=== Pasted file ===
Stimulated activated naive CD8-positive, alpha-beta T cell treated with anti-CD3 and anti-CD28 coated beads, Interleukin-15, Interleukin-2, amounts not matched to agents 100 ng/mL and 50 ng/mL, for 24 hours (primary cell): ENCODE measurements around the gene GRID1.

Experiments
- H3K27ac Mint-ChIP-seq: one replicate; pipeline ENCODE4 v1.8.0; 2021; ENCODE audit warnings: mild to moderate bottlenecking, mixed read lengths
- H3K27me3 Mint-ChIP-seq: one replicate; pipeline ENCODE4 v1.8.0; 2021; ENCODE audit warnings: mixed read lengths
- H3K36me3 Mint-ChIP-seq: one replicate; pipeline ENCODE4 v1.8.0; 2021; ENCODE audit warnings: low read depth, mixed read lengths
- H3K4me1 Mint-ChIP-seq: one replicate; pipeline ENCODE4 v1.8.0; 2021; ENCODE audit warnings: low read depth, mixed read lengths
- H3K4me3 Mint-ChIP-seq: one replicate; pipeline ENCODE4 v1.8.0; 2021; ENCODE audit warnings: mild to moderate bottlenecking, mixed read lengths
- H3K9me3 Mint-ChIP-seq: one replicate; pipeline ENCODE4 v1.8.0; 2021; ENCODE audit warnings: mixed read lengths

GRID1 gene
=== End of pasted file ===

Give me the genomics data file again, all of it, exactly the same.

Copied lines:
Stimulated activated naive CD8-positive, alpha-beta T cell treated with anti-CD3 and anti-CD28 coated beads, Interleukin-15, Interleukin-2, amounts not matched to agents 100 ng/mL and 50 ng/mL, for 24 hours (primary cell): ENCODE measurements around the gene GRID1.

Experiments
- H3K27ac Mint-ChIP-seq: one replicate; pipeline ENCODE4 v1.8.0; 2021; ENCODE audit warnings: mild to moderate bottlenecking, mixed read lengths
- H3K27me3 Mint-ChIP-seq: one replicate; pipeline ENCODE4 v1.8.0; 2021; ENCODE audit warnings: mixed read lengths
- H3K36me3 Mint-ChIP-seq: one replicate; pipeline ENCODE4 v1.8.0; 2021; ENCODE audit warnings: low read depth, mixed read lengths
- H3K4me1 Mint-ChIP-seq: one replicate; pipeline ENCODE4 v1.8.0; 2021; ENCODE audit warnings: low read depth, mixed read lengths
- H3K4me3 Mint-ChIP-seq: one replicate; pipeline ENCODE4 v1.8.0; 2021; ENCODE audit warnings: mild to moderate bottlenecking, mixed read lengths
- H3K9me3 Mint-ChIP-seq: one replicate; pipeline ENCODE4 v1.8.0; 2021; ENCODE audit warnings: mixed read lengths

GRID1 gene